#11 Kangaroo Carry

The Kangaroo carry is another option where there is no material between babies legs.  You start by creating a pouch on your front, slip baby in and then tighten the wrap around them creating a snug pocket which is then reinforced with 2 further layers of wrap across babies back.  For older, stronger and more wiggly babies you can then pass fabric between the legs and tie under bum, but for smaller babies you don’t need to bring any material between their legs at all.

This means this is a great option for premature babies, low birth weight babies or babies who are simply not opening out their legs yet.  Likewise babies with hypermobility (such a Downs Syndrome) or other medical reason to avoid pressure on their legs.  It’s also the option that of all the carries shown here give the biggest surface area between parent and baby and so can be great for skin to skin cuddles.  Again great winner for premature babies! But also any baby that’s feeling a bit under the weather and needs the extra comfort and temperature regulation.

Because this carry is tied around baby it works really well with 1 way stretchy wraps, it works well with 2 way wraps too but can feel a bit easier with a 1 way.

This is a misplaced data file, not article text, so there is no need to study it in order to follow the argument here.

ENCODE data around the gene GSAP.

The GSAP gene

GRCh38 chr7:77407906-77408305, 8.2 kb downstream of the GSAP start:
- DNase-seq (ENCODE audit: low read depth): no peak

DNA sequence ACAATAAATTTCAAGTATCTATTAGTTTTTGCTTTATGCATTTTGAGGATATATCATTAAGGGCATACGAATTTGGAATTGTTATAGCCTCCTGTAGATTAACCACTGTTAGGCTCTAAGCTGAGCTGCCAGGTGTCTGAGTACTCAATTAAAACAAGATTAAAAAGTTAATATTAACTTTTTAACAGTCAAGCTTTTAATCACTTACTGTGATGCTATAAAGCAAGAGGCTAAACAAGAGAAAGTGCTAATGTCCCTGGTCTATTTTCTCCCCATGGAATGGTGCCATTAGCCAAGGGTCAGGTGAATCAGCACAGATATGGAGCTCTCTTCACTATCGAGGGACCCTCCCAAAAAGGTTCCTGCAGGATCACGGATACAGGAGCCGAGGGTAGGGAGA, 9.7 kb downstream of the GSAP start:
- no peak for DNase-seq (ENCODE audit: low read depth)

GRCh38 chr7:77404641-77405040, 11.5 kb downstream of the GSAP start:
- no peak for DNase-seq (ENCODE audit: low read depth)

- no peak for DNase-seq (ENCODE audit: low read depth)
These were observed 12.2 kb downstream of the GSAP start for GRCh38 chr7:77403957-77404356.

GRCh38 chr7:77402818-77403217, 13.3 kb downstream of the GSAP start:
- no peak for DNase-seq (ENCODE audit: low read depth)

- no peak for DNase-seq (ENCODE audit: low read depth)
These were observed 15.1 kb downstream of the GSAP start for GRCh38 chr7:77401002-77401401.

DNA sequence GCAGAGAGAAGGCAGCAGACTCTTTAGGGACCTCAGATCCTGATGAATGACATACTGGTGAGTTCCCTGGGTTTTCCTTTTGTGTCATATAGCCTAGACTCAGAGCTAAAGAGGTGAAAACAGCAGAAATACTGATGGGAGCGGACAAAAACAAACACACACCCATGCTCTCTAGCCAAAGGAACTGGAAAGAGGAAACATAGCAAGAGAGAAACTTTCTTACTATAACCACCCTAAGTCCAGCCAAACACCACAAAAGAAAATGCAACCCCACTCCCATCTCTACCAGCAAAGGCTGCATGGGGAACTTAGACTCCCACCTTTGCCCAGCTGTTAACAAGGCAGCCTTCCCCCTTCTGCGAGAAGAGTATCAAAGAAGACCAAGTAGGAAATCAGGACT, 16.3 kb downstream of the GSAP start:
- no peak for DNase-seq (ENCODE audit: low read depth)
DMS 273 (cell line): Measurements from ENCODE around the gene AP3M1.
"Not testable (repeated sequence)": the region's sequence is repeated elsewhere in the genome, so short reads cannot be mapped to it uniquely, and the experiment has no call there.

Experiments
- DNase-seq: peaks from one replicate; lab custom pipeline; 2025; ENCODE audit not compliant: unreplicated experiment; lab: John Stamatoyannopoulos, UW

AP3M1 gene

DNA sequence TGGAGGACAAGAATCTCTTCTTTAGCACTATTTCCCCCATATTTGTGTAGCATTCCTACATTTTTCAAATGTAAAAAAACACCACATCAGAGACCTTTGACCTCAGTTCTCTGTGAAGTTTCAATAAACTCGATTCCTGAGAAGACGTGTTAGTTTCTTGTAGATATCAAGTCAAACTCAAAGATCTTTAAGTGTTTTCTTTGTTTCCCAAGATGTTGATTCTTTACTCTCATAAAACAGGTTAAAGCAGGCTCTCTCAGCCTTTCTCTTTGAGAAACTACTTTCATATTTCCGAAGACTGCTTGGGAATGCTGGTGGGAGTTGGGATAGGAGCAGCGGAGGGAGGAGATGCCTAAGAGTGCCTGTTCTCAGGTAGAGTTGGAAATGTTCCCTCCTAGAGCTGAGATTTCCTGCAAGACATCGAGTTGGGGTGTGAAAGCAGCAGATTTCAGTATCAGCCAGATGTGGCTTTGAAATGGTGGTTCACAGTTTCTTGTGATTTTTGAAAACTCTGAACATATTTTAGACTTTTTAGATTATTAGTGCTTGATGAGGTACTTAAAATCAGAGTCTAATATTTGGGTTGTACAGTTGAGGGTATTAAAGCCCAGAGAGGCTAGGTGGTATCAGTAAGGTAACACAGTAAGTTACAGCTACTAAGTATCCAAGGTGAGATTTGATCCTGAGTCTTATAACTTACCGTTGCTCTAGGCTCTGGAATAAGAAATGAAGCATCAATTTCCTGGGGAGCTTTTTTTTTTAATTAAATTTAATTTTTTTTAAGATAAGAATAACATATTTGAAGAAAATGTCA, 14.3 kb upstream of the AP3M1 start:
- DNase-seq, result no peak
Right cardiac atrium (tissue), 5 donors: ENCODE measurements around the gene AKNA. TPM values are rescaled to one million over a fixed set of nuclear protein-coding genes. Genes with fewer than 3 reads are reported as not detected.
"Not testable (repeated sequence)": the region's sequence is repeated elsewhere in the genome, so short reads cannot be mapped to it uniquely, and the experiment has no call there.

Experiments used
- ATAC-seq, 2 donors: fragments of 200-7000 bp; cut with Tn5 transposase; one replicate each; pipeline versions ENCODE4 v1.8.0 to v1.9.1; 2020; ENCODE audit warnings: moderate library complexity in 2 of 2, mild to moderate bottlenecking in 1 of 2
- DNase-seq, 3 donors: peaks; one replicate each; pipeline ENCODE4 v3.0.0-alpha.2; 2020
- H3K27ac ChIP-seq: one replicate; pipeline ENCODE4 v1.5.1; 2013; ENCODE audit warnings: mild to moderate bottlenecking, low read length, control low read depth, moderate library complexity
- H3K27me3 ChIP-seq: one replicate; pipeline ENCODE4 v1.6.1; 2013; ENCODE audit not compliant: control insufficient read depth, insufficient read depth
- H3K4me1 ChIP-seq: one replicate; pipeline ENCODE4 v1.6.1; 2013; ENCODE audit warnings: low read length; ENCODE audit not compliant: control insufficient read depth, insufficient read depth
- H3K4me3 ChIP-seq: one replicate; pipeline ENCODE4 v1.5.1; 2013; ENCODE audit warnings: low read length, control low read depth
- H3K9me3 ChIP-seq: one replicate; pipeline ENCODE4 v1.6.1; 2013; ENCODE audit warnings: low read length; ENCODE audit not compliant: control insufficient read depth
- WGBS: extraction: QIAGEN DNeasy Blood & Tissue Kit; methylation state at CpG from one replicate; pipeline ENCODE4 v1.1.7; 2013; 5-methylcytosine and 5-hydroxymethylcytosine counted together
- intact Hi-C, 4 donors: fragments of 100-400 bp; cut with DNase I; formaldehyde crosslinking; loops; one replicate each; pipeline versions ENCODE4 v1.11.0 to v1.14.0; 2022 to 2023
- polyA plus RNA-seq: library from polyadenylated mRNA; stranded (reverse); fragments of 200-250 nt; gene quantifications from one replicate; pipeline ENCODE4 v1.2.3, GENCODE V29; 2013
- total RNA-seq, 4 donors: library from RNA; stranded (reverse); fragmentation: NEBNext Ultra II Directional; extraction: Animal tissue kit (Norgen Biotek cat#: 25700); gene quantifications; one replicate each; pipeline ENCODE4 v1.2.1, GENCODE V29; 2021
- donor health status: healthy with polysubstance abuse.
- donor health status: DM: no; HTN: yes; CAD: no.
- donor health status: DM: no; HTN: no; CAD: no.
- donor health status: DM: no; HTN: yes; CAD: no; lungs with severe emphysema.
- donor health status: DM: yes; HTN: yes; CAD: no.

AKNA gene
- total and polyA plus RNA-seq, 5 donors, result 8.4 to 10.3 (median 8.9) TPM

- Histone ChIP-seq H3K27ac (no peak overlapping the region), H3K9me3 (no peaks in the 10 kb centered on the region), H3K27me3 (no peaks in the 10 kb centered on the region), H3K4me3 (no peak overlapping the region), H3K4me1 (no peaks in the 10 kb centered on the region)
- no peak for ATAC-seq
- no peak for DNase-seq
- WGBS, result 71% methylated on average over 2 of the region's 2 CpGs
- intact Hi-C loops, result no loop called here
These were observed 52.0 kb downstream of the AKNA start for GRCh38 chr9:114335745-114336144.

Finally, while I have shown the tummy to tummy position here, this same carry can also be used with the Seated Sideways position.

A final note…

The eagle-eyed among you will have noticed that all the carries I have shown here show babies legs outside of the sling.  You can read more about why I generally only teach legs out here.  I am aware that this is in contrast to many manuals that suggest the legs in position should be used until baby is ready to sit astride across, however, legs in comes with its own challenges which are often not made clear in manuals.  Experience has taught me that alternatives such as the double hammock variation or even the Kangaroo carry can give the best of both worlds, allowing baby to sit comfortably on their bottom without being overspread while still having their legs and feet free to move naturally.

Hope these tutorials help inspire you!  Happy Wrapping!

-Madeleine